There is still a good deal of confusion about the State Pension (SP) changes that have been introduced so here we take a look again in broad terms at what has happened.
The new SP is a flat £155.65 per week for the 2016 / 2017 tax year for those with at least 35 years’ National Insurance contributions or credits with those having fewer than 10 years receiving nothing. For those who defer the SP, it will increase by 1% for every 9 weeks of deferral or 5.8% p.a. (previously 10.4% p.a. for the old SP).
The new system is based on everyone having their own pension entitlement whereas the old SP allowed some to receive a pension based on their spouse’s/partner’s record although a number of transitional arrangements apply.
For those who have already built up SP entitlement before 6th April 2016, a ‘starting amount’ is calculated. This is the higher of:-
1. the accrued entitlement under the new system (1/35 of £155.65 a week for each year of National Insurance contributions or credits, with a maximum of 35 years, minus a deduction for any periods contracted-out); and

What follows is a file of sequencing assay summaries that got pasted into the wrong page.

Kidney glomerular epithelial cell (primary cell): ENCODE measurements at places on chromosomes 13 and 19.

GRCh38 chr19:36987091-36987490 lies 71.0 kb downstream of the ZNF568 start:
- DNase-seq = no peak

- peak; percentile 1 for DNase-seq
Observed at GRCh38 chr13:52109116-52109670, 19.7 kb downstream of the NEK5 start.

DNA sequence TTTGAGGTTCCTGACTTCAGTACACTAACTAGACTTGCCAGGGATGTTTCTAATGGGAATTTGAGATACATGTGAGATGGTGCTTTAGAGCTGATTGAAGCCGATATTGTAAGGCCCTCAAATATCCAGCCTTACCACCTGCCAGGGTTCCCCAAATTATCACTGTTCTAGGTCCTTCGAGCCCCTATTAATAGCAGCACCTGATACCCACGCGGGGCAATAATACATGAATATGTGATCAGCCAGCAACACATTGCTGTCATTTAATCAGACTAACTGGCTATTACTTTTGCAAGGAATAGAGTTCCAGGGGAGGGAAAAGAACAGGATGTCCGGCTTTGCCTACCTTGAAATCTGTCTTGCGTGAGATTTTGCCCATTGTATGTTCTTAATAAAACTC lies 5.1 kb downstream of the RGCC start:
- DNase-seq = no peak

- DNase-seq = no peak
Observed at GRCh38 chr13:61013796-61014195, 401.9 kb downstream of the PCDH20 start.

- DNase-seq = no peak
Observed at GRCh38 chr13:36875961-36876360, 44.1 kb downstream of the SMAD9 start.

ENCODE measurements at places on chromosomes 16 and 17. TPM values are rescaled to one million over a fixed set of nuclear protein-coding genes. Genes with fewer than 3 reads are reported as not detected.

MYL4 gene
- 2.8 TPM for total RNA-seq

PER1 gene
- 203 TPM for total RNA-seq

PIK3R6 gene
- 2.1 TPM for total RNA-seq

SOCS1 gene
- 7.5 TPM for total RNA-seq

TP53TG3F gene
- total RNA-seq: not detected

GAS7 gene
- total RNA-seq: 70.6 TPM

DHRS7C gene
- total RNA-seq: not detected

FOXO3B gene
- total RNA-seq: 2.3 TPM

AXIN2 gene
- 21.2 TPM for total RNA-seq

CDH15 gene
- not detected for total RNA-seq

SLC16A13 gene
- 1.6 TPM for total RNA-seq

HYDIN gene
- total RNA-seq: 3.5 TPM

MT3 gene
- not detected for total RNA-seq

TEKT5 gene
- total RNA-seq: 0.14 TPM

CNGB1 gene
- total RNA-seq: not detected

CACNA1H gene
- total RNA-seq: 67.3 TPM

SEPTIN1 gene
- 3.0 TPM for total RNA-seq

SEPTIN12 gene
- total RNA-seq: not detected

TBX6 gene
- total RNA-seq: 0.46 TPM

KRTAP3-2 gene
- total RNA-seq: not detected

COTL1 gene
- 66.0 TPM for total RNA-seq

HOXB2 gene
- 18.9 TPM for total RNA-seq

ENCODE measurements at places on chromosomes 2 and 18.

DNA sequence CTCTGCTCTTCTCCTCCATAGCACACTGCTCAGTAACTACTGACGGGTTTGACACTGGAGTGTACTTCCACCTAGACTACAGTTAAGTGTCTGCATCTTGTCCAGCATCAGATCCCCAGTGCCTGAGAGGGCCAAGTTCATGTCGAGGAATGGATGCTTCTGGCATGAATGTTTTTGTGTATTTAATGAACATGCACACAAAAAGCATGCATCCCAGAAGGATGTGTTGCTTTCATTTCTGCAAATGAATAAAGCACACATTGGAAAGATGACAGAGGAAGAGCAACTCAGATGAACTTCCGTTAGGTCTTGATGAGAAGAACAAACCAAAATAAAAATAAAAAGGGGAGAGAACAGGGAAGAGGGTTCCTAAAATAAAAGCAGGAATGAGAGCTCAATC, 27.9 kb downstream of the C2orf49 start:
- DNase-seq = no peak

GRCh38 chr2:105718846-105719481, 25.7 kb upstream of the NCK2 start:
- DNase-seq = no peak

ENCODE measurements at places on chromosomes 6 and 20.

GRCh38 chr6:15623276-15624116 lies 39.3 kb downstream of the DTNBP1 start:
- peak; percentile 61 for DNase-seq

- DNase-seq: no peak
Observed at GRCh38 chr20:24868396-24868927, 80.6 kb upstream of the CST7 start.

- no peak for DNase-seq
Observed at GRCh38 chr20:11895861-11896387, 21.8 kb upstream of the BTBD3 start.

2. the accrued entitlement under the old system (1/30 of £119.30 a week for each year of National Insurance contributions or credits, with a maximum of 30 years, plus any top-up entitlement minus a deduction for any periods contracted-out).
If the starting amount is lower than £155.65 a week, the individual can continue to build up SP until the maximum level is reached or they get to SP Age (whichever comes first).
If the starting amount is greater than £155.65 a week, the excess is treated as a ‘protected payment’, which is added to the normal maximum value of the new SP. However, while the new SP currently increases each year with the triple lock (the highest of price inflation, earnings inflation and 2.5%), the protected payment will increase only in line with prices (CPI).
Of course, the SP Age is also changing. It’s currently 65 men and between now and December 2018 it is rising for women from 63.5 to 65. After this, between December 2018 and October 2020, the retirement age for both men and women will rise to 66, and from April 2026 to 2028 start to increase to age 67. You can check the age at which you will become entitled to the SP at www.gov.uk/state-pension-age.